Publié le mardi 23 février 2016 par Céline Guilleux
This call for papers seeks the contributions of inter-, pluri-, poly-disciplinary researchers – ‘undisciplinary’, a term from Edgar Morin (2005). Indeed, we seek the input of the undisciplined: the reflections borne from their respective practices.
A new generation of researchers are without majors. This generation finds itself in great academic difficulty. This call for papers seeks the contributions of inter-, pluri-, poly-disciplinary researchers – ‘undisciplinary’, a term from Edgar Morin (2005). Indeed, we seek the input of the undisciplined: the reflections borne from their respective practices. Following a critical approach that has compartmentalized the contemporary sciences, we propose to give voice to research approaches that would meddle with this familiar disciplinary segregation.
If science is bound by the disciplines, its findings have ‘always’, according to Marcel Mauss, to adhere to ‘vile categories, as it is often in those domains amongst which little is shared that lie urgent problems’ (Mauss, 1934). Indeed, many ambitious researchers find themselves located awkwardly within their disciplinary context, burdened, said Mauss, with ‘opprobrium and disgrace’: there is here a political dimension.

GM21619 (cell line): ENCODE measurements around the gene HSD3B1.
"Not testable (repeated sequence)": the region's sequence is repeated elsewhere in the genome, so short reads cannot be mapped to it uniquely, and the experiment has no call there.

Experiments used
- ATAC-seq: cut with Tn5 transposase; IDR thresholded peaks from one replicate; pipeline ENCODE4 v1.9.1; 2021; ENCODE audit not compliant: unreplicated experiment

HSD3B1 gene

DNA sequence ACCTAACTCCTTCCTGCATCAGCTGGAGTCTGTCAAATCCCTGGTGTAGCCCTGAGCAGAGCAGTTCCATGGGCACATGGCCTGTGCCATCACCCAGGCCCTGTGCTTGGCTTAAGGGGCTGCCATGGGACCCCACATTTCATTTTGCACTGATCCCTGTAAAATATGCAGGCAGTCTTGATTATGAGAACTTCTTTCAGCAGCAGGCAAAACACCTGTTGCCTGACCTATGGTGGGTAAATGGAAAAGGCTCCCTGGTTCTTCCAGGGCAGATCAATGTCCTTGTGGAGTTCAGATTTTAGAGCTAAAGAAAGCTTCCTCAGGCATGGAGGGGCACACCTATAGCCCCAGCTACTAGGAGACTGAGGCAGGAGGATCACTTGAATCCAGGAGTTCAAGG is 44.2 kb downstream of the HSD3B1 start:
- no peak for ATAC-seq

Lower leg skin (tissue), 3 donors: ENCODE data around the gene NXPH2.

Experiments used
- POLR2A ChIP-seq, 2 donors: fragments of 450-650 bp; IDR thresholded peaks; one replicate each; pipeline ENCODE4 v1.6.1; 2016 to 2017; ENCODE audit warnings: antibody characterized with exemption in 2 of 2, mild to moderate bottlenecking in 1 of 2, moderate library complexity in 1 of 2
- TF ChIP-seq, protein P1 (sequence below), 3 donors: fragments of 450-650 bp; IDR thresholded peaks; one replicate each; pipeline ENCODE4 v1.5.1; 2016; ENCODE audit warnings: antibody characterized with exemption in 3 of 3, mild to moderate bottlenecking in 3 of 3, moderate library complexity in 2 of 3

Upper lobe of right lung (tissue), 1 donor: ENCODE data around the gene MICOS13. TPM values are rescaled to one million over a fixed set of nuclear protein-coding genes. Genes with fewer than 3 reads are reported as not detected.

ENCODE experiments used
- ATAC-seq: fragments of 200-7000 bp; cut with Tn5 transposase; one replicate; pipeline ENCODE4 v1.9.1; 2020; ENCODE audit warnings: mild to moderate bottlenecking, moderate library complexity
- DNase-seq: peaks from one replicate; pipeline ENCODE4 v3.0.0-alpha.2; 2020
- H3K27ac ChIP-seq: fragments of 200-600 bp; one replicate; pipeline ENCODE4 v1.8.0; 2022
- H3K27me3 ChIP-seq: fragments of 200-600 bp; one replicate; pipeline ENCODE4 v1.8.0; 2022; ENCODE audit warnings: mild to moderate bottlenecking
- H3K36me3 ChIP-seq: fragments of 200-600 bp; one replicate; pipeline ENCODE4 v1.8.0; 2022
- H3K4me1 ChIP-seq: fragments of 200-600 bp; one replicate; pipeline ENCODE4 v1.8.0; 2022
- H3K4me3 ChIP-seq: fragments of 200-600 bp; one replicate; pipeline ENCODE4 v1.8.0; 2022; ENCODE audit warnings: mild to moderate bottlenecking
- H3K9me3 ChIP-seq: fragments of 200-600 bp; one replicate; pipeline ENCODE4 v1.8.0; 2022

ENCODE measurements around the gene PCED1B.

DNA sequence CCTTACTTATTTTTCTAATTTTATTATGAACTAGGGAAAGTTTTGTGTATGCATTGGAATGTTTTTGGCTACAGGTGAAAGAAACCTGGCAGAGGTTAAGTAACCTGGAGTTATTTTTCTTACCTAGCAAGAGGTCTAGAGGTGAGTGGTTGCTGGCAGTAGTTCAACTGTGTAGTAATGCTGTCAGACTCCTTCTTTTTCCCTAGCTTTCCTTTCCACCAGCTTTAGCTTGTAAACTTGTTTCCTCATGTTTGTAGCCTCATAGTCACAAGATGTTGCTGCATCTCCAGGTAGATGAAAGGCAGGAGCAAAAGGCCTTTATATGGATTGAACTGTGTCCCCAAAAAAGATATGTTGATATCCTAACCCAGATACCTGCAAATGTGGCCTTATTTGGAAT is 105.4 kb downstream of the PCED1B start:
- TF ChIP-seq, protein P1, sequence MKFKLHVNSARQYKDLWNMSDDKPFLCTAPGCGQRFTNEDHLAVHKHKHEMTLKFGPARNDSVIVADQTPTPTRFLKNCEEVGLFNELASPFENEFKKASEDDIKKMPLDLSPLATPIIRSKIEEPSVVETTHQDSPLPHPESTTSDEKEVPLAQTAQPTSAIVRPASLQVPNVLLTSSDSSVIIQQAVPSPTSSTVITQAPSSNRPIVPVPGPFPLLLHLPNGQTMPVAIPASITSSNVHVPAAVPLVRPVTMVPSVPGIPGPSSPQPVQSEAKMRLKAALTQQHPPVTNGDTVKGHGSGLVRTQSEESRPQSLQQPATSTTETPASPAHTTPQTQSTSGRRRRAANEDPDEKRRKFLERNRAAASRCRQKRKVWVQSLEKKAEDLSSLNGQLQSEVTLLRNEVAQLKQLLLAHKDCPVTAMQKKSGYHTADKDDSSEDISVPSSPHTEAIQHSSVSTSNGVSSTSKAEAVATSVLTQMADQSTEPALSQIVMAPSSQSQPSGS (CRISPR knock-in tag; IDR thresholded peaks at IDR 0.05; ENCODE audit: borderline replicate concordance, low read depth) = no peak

And if the indiscipline – the unwillingness to obey or to submit to the rules that apply to the community to which we belong – engenders inevitably a ‘discipline of the self’? In the work ‘Corps en Résistance’ (cf. Ariana Sforzini: Michel Foucault: une pensée du corps, Paris PUF 2014), Michel Foucault offers an angle of consideration – a way to think about articulating such a paradox. We await therefore the kind of work that would frame the undisciplined disciplined as a critical force – one with the capacity for transformation, of subjectivization, or even as a space for freedom.
We invite you to reflect on the following ideas:
- The priority accorded to fieldwork is what unites us. What sets us apart is the manner in which we are determined to reduce complexity. We are primarily field researchers: our disciplines are our anchors – we treat them as islands from which to cast off. In order that we remain rigorous in our interdisciplinary aims, there will be the necessity to address the discipline of the other. In other words, according to what we want to study, we may find it necessary to employ the advantages of another discipline. I come back to the idea of a ‘base of operations’ (Foucault), a concept that can mould itself in relation to the object to be grasped: a tool composite, interdisciplinary, whilst also being necessary to the subject wherein the want has emerged. Art and research can flourish in combination. Their pairing can lead to a deconstruction of ideas that have become disciplinary – segregated – by convention. Consider: an acrobat who stalks the wire between science and art, or an anthropologist who, with James Clifford, considers all interpretation as a work of fiction (1988, “fiction, not falsehood”).